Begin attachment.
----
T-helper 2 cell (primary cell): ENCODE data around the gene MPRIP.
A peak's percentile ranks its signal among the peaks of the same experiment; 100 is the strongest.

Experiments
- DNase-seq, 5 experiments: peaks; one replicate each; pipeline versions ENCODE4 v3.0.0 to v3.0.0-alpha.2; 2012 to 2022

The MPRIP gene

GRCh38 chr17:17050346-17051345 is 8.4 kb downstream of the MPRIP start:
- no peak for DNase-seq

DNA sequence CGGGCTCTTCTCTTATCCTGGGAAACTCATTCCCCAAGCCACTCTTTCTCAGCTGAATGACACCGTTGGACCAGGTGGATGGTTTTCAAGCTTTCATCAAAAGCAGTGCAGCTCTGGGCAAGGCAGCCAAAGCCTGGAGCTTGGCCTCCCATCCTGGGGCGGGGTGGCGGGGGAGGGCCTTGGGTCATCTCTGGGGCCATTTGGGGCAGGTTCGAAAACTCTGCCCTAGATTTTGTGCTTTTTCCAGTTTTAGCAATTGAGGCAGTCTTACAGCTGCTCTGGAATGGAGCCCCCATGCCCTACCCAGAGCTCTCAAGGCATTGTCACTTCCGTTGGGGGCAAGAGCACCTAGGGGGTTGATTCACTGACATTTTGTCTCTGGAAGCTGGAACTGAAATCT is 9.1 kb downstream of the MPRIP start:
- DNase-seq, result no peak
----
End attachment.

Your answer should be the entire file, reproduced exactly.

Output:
T-helper 2 cell (primary cell): ENCODE data around the gene MPRIP.
A peak's percentile ranks its signal among the peaks of the same experiment; 100 is the strongest.

Experiments
- DNase-seq, 5 experiments: peaks; one replicate each; pipeline versions ENCODE4 v3.0.0 to v3.0.0-alpha.2; 2012 to 2022

The MPRIP gene

GRCh38 chr17:17050346-17051345 is 8.4 kb downstream of the MPRIP start:
- no peak for DNase-seq

DNA sequence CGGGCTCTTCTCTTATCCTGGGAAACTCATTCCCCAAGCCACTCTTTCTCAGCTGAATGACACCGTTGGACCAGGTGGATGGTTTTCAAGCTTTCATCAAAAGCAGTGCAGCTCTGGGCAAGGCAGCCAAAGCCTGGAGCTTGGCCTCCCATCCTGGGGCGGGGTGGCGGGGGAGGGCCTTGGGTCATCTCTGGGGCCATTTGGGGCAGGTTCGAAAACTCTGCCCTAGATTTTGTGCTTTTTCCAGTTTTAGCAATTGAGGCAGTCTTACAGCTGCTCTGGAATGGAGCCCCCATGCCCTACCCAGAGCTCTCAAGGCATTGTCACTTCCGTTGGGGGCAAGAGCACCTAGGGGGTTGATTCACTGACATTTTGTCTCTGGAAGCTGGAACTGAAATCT is 9.1 kb downstream of the MPRIP start:
- DNase-seq, result no peak